Nearly 30% of households need to reassess retirement income needs

Most U.S. households understand where they stand in terms of retirement readiness and preparation, but just under half are either too worried or not worried enough about shoring up their finances, according to the National Retirement Risk Index (NRRI), an annual data set based on research conducted and compiled by the Boston College Center for Retirement Research (CRR).

“Despite research showing households have large gaps in financial knowledge, nearly three out of five have a good gut sense of their financial situation,” the NRRI conclusion said. “This share has remained relatively constant despite a 2016 change in the [Federal Reserve’s Survey of Consumer Finances (SCF)] survey.”

While this information is encouraging, categorizing households based on financial awareness does not necessarily correlate to the households taking action, the study found.

“Households that are ‘not worried enough’ are the least likely to change their saving or retirement plans,” the report states. “This group accounts for 28% of households, so a significant portion of the population needs to get a better assessment of their retirement income needs. The additional one-fifth of households that do understand their plight may need less convincing to act, but they still must act.”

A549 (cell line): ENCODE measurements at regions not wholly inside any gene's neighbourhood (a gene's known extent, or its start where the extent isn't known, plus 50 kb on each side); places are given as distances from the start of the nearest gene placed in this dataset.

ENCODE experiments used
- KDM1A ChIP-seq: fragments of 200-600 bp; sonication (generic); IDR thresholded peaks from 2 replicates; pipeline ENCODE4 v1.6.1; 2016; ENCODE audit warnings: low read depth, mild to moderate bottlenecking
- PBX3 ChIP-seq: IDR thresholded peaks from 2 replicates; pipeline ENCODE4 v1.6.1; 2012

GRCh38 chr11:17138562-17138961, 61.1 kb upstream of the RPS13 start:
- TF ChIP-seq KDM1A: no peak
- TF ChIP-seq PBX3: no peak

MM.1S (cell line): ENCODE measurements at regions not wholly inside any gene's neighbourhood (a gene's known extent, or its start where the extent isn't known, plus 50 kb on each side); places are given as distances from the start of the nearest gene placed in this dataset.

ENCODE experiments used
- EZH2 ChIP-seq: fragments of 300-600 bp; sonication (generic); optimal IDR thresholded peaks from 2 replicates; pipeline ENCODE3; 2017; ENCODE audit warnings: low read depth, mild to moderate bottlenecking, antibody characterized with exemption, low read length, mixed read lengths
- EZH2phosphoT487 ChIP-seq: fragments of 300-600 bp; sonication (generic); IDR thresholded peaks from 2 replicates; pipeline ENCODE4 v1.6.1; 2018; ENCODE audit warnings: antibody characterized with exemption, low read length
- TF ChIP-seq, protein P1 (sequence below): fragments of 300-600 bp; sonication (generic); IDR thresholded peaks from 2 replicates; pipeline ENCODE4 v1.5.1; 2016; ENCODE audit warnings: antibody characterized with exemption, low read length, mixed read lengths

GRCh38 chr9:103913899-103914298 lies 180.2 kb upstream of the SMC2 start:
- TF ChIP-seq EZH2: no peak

The assets households have access to before retirement can have a big impact on misperceptions of readiness for those either “too worried” or “not worried enough,” the study shows.

“[O]verconfidence may lead them to underestimate possible risks,” the report states regarding those “not worried enough.”

“Therefore, it is not surprising that households with higher housing debt-to-asset ratios, relatively low asset balances in 401Ks and other defined contribution plans, and two earners but only one saver were more likely to be ‘not worried enough,’” it states.

On the other hand, those classified as “too worried” share a lack of confidence in the strength of capital markets.

“Characteristics that capture these factors – such as risk aversion, married one-earner households, homeowner, and low self-assessed financial knowledge – predicted households’ likelihood of being ‘too worried,’” according to the study.